The financial commitment can be staggering if the work isn’t there. That’s why these rigs aren’t purchased unless the contractor is confident that the jobs are there to pay it off. “Typically before a customer will jump in and make a commitment to buy a maxi rig, he’s got at least one if not a few jobs already lined up on the books that he knows he’s going to get,” Savage explains. “It’s not something like a smaller rig, where they might buy it on [job] speculation. With a maxi rig, [the customer] knows what he’s going to use it on.”
Those who are purchasing the maxi rigs — which are considered anything higher than 100,000 lbs of pullback — are the returning customer, looking to bolster his or her fleet. These customers are typically those who have been in the maxi rig market for a long time and know what they want. “They know what it takes to be in the maxi rig game,” Savage says, noting they know what it takes in terms of transportation, setup/teardown and planning of these large jobs.

Whereas in years past, when maxi rig orders were usually custom-built for a specific job, today, most rigs are pretty standard as manufacturers understand what the contractor needs — although there is still customization when the job calls for it. “The [maxi] rigs today are pretty standardized,” Sadler says. “In the past, [manufacturers] relied on the customer to tell them what they wanted. As time went on, the rigs have become much more standardized.”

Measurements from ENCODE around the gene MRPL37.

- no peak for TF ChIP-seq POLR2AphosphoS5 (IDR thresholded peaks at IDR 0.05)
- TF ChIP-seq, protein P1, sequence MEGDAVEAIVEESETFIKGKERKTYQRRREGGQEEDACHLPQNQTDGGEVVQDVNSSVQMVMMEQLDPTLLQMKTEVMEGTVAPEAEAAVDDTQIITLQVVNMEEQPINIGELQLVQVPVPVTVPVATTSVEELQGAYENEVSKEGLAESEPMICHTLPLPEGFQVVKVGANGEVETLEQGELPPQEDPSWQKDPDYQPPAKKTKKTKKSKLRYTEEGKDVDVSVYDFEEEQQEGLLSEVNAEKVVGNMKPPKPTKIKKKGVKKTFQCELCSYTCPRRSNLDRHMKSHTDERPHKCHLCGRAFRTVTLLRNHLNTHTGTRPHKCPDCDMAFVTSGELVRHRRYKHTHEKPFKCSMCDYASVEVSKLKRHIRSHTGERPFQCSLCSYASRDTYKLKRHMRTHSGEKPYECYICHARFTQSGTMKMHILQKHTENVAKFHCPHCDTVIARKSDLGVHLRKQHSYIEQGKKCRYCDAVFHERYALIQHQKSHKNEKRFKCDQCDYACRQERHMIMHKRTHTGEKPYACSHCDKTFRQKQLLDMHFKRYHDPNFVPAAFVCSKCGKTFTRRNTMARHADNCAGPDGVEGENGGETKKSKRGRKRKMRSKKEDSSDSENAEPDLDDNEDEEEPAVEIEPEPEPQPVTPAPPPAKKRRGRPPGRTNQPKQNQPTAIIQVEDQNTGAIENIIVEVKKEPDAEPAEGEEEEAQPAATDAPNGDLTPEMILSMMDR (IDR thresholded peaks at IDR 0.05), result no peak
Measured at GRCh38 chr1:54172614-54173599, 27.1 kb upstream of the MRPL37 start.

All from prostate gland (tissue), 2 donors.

A standard rig comes with a drill rack, operator’s cabin, power pack or engine/hydraulic package, drillstring, tooling package and location device. A big part of the equation is the high-pressure mud pump and reclaimer. Standard size mud pump for a maxi rig must be at least 400 gpm, Sadler says.

“[These size projects] take a lot of fluid,” he explains. “The faster you can carry the cuttings out, the faster you can drill a hole.”

Trends for the maxi rig in the past have been the large mud pump, as well as downhole flow monitoring. These days, the words are automation and sophistication.

“Automation like we have for the smaller rigs is slowly creeping into the maxi rig market,” Savage says. “In the past, the rigs were crude with manual controls. Today, we are adding more automation and software where [the operator] can set the pullback speed or pullback pressure, just like on the smaller rigs. This takes some of the fatigue off the operator so they don’t have to monitor that manually.”

Sadler agrees. “They are more automated and more sophisticated, with software to make the decisions for the driller,” he says.

Sharon M. Bueno is managing editor of Trenchless Technology.

Maxi Rig Manufacturers

(100,000 lbs of pullback and higher)

American Augers
West Salem, OH
Ph. 419-869-7107
www.americanaugers.com

Barbco Inc.
East Canton, OH
Ph: 800-4488934
www.barbco.com

Ditch Witch
Perry, OK
Ph: 800-654-6481
www.ditchwitch.com

Herrenknecht AG
Schwanau, Germany
Ph: +49 7824-3020
www.herrenknecht.com

TT Technologies
(Prime Drilling Gmbh)
Aurora, IL
Ph: 630-851-8200
www.tttechnologies.com

Tulsa Rig Iron
Keifer, OK
Ph: 918-321-3330
www.tulsarigiron.com

Universal HDD
Lake Zurich, IL
Ph: 847-955-0050
www.unihdd.com

Vermeer Corp.
Pella, IA
Ph: 641-628-3141
www.vermeer.com